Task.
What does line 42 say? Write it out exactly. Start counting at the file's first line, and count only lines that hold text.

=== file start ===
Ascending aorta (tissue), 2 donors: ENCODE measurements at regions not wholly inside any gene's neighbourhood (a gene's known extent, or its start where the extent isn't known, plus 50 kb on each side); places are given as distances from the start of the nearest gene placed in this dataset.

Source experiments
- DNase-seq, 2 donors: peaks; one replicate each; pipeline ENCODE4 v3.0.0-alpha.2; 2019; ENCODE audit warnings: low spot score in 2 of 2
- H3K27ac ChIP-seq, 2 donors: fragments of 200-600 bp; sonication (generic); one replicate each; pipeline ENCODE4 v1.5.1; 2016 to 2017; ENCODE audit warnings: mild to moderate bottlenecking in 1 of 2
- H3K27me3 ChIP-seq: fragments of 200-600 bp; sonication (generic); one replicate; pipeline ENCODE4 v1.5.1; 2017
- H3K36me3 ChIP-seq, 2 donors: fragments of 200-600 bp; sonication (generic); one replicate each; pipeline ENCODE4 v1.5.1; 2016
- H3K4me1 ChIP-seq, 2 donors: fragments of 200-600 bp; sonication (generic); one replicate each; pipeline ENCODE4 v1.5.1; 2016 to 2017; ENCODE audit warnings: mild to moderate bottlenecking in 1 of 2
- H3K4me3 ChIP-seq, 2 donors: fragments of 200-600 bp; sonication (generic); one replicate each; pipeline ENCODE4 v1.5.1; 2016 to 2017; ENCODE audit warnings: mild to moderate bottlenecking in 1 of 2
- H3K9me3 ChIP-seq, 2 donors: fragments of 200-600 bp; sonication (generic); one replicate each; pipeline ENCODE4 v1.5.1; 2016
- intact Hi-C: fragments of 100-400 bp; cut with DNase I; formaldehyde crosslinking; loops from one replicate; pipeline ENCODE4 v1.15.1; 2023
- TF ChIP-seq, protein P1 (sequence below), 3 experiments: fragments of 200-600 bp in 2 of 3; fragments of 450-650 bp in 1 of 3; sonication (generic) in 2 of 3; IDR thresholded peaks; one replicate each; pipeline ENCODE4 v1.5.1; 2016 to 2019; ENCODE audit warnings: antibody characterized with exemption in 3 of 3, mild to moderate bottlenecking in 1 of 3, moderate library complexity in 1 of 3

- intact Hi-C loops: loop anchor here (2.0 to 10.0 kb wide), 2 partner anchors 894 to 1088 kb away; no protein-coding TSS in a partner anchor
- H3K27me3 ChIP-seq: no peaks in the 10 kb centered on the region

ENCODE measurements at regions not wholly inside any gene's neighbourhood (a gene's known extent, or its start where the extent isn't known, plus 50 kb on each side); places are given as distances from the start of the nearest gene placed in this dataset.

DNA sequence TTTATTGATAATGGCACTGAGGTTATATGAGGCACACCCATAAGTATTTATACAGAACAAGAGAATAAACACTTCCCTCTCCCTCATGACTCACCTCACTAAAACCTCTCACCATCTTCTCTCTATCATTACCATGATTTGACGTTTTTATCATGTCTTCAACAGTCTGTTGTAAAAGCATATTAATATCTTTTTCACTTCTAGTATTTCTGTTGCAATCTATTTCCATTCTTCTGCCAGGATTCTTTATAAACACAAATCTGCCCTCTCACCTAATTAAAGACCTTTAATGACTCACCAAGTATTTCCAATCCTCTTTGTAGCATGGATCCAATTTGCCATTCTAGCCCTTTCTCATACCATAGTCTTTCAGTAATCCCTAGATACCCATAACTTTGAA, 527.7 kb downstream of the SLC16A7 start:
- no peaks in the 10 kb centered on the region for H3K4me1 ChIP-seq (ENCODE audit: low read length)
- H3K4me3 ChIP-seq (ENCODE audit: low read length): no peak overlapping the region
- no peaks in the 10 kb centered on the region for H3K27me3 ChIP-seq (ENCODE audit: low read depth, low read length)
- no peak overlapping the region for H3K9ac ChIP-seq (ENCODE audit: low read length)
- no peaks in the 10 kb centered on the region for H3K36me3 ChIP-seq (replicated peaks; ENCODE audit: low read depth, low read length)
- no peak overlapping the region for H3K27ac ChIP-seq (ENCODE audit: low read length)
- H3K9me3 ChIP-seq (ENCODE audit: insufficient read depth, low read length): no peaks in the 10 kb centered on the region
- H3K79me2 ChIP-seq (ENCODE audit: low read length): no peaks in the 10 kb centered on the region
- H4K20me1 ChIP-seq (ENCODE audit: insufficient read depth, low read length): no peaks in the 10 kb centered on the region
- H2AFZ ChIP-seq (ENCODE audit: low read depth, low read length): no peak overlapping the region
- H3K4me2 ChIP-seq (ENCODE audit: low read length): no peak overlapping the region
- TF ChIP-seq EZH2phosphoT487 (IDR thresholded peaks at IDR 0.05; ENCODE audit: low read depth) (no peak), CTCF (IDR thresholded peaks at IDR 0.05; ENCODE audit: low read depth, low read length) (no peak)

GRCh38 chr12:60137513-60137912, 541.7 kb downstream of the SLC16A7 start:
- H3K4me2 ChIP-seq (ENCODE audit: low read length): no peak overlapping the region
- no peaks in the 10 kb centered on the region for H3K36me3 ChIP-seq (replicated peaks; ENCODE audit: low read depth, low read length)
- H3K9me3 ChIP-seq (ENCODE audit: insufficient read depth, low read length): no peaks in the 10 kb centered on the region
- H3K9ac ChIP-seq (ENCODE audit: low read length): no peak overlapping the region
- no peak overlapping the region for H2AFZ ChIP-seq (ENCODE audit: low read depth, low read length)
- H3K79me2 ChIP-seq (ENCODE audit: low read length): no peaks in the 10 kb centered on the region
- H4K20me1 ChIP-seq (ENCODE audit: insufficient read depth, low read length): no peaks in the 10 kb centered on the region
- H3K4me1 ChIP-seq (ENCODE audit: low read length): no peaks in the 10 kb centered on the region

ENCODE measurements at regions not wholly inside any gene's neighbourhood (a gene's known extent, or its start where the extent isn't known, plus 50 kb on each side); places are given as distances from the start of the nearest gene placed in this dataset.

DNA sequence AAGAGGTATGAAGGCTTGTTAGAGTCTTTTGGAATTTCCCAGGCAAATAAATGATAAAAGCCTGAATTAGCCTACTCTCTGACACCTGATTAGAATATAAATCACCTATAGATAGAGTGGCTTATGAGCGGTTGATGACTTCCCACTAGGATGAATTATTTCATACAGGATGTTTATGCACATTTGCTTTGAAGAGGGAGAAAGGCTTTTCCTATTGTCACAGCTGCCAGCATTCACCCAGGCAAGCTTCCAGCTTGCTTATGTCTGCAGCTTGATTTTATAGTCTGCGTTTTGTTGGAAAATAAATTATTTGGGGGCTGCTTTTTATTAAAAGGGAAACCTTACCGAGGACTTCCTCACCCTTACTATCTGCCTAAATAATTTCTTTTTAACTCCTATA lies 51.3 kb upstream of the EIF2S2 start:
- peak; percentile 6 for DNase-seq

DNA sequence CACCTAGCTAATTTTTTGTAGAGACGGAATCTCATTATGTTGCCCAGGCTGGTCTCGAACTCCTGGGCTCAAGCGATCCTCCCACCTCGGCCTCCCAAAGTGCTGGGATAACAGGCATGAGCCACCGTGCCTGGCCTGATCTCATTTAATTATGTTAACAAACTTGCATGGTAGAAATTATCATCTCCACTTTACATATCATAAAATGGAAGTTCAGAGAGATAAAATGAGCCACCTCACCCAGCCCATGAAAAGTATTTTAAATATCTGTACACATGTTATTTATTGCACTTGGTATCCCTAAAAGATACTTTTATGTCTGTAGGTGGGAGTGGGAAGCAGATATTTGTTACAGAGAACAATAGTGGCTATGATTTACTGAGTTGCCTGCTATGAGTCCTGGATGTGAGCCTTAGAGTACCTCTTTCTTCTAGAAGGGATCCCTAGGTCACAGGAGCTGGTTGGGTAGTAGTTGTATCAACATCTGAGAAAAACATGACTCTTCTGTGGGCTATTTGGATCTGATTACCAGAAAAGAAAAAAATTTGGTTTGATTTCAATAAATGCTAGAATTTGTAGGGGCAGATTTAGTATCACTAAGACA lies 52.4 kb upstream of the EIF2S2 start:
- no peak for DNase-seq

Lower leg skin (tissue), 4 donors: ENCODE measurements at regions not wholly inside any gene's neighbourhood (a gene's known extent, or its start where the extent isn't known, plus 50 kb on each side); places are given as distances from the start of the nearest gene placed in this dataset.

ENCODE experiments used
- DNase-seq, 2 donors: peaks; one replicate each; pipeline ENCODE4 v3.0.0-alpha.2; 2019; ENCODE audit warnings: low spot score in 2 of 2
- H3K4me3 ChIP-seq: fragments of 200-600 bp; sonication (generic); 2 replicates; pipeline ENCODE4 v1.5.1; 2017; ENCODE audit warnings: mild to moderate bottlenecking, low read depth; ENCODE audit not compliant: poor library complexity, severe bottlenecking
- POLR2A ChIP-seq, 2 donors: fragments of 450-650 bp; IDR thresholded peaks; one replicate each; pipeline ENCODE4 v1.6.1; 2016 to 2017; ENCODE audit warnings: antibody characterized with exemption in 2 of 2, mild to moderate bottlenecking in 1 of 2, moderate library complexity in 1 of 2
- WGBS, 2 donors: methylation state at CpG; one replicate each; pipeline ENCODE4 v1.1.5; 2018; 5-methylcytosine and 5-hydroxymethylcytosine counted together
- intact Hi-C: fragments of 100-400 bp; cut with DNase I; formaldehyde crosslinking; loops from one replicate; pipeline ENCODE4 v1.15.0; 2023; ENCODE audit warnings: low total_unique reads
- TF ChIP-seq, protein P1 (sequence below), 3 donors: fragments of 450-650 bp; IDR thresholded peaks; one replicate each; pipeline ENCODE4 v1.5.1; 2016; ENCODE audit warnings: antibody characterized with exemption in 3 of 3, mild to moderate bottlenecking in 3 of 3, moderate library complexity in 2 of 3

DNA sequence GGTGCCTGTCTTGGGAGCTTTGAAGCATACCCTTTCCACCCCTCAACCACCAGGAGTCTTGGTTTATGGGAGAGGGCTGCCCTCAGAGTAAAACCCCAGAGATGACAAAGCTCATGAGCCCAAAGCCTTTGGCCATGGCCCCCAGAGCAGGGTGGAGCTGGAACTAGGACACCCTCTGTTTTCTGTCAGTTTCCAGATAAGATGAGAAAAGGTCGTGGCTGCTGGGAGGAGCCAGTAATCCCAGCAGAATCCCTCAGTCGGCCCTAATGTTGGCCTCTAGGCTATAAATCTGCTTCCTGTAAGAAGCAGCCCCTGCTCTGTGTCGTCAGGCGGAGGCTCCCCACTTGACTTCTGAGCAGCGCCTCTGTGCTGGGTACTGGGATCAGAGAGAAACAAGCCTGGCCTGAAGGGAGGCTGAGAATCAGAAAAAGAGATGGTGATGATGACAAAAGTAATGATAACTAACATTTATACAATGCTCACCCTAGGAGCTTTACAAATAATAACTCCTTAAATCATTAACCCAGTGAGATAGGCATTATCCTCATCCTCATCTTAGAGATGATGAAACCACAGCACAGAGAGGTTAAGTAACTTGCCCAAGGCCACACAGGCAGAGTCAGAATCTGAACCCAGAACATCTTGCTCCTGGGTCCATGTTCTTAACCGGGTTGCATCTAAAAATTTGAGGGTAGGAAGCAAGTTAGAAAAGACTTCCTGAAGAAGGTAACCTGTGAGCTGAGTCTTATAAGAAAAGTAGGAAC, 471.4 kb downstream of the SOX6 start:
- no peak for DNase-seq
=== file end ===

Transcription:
Lower leg skin (tissue), 4 donors: ENCODE measurements at regions not wholly inside any gene's neighbourhood (a gene's known extent, or its start where the extent isn't known, plus 50 kb on each side); places are given as distances from the start of the nearest gene placed in this dataset.